THE HAGUE, Netherlands (AP) -- The Dutch prime minister says he is sending 40 unarmed military police to eastern Ukraine as part of a ramped-up effort to find the last victims of the downed Malaysia Airlines Flight 17 still at the wreckage site.
Prime Minister Mark Rutte says he's sending the police not as security for the site in rebel-held territory but as "extra hands and eyes to look for remaining remains and personal belongings" of victims.
His comments Thursday in an interview with The Associated Press came a week after all 298 people aboard the Boeing 777 -- most of them Dutch citizens -- were killed when the plane was shot down.
Two more military planes carrying 74 coffins containing victims from Ukraine landed Thursday in the Netherlands, where the bodies will be identified.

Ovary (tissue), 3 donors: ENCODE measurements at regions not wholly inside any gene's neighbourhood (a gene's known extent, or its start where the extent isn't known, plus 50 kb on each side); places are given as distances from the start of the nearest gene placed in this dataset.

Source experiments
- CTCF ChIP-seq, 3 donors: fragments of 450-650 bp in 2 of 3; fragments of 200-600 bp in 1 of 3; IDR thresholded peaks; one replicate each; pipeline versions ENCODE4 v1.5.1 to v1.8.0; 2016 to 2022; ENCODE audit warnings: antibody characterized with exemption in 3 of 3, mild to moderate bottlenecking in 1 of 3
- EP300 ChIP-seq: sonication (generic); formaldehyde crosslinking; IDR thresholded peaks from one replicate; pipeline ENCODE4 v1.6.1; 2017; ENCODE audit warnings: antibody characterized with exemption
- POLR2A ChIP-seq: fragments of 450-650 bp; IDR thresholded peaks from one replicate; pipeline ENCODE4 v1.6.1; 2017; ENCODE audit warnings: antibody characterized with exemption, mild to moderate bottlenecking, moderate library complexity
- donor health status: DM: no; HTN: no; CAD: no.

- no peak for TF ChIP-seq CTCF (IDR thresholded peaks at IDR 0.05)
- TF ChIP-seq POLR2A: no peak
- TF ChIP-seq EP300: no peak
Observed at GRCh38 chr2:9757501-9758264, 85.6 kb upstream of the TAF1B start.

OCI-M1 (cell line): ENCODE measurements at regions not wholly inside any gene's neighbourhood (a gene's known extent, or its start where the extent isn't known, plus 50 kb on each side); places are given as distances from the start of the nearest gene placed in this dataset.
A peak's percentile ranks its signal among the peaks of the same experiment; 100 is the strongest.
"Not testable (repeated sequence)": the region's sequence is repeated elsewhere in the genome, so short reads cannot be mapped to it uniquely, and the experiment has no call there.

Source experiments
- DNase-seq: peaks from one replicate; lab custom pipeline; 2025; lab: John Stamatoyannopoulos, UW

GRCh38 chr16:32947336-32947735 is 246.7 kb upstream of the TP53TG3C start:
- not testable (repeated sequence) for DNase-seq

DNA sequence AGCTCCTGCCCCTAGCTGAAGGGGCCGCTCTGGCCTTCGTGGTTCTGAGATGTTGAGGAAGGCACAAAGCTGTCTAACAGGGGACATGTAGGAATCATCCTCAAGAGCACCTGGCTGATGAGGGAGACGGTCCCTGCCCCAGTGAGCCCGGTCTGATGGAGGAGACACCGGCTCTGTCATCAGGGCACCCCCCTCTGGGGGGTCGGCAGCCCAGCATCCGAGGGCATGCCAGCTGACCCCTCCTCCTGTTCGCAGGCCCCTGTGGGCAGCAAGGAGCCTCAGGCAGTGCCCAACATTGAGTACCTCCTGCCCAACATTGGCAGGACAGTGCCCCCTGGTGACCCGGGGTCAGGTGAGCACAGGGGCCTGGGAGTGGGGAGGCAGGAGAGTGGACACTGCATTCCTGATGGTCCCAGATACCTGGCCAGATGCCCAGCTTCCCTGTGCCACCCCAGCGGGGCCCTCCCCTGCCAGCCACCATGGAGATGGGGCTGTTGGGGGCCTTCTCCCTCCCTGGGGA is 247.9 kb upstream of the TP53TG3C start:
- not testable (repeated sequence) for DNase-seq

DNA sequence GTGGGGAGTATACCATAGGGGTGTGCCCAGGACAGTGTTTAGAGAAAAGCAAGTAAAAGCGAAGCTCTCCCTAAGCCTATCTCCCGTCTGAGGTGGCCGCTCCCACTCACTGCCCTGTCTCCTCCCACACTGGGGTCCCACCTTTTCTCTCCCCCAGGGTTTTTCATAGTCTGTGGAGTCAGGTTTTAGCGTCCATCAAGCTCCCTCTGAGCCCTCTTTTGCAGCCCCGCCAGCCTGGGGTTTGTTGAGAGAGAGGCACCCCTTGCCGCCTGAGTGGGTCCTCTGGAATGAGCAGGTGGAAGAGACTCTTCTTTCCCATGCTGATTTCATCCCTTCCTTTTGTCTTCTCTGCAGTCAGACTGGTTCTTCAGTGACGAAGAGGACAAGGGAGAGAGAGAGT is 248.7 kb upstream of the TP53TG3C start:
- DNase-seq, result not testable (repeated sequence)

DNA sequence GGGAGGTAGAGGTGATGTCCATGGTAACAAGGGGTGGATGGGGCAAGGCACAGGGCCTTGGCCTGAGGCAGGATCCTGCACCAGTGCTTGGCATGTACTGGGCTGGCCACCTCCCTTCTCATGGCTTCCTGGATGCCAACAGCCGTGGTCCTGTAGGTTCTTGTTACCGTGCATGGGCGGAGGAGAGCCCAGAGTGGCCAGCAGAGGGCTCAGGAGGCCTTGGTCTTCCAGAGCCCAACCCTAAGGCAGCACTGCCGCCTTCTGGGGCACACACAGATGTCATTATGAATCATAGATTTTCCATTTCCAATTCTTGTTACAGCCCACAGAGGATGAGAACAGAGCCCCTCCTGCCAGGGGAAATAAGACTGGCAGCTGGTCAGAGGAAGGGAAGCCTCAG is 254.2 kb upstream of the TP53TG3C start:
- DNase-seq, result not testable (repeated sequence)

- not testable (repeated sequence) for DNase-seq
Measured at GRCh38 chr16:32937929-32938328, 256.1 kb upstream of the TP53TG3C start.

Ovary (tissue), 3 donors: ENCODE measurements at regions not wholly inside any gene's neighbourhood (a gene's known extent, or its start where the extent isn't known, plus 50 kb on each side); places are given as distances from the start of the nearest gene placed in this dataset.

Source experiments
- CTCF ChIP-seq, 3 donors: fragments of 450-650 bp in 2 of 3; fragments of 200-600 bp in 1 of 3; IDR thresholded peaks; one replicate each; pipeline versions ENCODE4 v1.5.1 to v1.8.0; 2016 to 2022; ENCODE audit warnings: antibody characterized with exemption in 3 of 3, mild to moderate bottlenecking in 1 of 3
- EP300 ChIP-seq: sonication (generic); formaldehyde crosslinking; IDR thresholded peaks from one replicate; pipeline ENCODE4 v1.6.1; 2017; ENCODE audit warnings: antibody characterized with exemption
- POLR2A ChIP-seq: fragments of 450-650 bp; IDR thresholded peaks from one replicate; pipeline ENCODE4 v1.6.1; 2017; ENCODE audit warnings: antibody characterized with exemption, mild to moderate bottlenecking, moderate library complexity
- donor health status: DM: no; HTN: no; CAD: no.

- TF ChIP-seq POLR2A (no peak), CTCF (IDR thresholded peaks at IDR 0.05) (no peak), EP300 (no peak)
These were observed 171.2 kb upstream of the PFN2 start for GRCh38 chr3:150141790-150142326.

HILVERSUM, Netherlands (AP) -- Twenty-five forensic experts and dozens of support staff are now working to identify the remains of victims from the Malaysia Airlines plane that was shot down over eastern Ukraine last week.
The work began in the Netherlands late yesterday, after the remains of 40 victims arrived from Ukraine. Two more military aircraft with additional remains left Ukraine for the Netherlands today.
All 298 people aboard the flight were killed when it was brought down. Most were Dutch citizens.
Australian Prime Minister Tony Abbott says he's afraid some remains will never be recovered unless security is tightened around the crash site. He has proposed a multi-national force from countries such as Australia, the Netherlands and Malaysia that lost citizens in the disaster.
He says he has sent 50 police officers to London to be ready to join any organization that may result.